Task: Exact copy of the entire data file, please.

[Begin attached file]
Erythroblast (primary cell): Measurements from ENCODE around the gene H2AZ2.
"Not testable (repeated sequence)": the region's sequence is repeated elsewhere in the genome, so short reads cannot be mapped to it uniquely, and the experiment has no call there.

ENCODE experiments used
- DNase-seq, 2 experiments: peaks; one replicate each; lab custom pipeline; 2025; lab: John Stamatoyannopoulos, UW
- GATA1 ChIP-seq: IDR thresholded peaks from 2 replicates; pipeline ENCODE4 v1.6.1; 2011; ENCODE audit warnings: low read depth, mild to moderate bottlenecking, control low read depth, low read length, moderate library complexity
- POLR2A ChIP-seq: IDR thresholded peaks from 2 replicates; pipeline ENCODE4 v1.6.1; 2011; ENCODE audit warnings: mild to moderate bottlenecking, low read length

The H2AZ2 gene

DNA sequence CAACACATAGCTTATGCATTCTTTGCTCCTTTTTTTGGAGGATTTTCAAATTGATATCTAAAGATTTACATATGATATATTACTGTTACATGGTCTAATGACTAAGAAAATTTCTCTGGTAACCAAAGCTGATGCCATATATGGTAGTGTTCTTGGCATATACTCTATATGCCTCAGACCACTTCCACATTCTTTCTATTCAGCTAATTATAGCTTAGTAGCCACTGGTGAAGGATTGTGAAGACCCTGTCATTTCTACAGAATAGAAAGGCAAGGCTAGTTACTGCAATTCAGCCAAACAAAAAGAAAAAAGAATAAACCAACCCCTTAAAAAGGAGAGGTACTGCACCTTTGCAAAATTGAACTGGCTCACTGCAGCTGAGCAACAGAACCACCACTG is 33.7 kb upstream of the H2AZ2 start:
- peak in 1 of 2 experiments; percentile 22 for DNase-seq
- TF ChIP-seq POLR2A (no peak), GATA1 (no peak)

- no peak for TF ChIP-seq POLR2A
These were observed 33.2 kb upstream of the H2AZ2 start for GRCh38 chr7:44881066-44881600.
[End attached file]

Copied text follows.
Erythroblast (primary cell): Measurements from ENCODE around the gene H2AZ2.
"Not testable (repeated sequence)": the region's sequence is repeated elsewhere in the genome, so short reads cannot be mapped to it uniquely, and the experiment has no call there.

ENCODE experiments used
- DNase-seq, 2 experiments: peaks; one replicate each; lab custom pipeline; 2025; lab: John Stamatoyannopoulos, UW
- GATA1 ChIP-seq: IDR thresholded peaks from 2 replicates; pipeline ENCODE4 v1.6.1; 2011; ENCODE audit warnings: low read depth, mild to moderate bottlenecking, control low read depth, low read length, moderate library complexity
- POLR2A ChIP-seq: IDR thresholded peaks from 2 replicates; pipeline ENCODE4 v1.6.1; 2011; ENCODE audit warnings: mild to moderate bottlenecking, low read length

The H2AZ2 gene

DNA sequence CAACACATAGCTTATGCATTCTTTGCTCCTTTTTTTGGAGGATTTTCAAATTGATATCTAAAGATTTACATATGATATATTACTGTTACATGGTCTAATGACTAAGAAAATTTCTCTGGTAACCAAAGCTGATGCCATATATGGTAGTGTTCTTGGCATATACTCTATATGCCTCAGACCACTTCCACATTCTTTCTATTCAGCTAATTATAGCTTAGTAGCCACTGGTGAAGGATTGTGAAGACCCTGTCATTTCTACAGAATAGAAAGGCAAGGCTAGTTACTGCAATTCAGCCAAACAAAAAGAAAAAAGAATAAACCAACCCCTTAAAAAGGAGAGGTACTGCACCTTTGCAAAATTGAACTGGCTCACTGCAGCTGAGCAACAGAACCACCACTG is 33.7 kb upstream of the H2AZ2 start:
- peak in 1 of 2 experiments; percentile 22 for DNase-seq
- TF ChIP-seq POLR2A (no peak), GATA1 (no peak)

- no peak for TF ChIP-seq POLR2A
These were observed 33.2 kb upstream of the H2AZ2 start for GRCh38 chr7:44881066-44881600.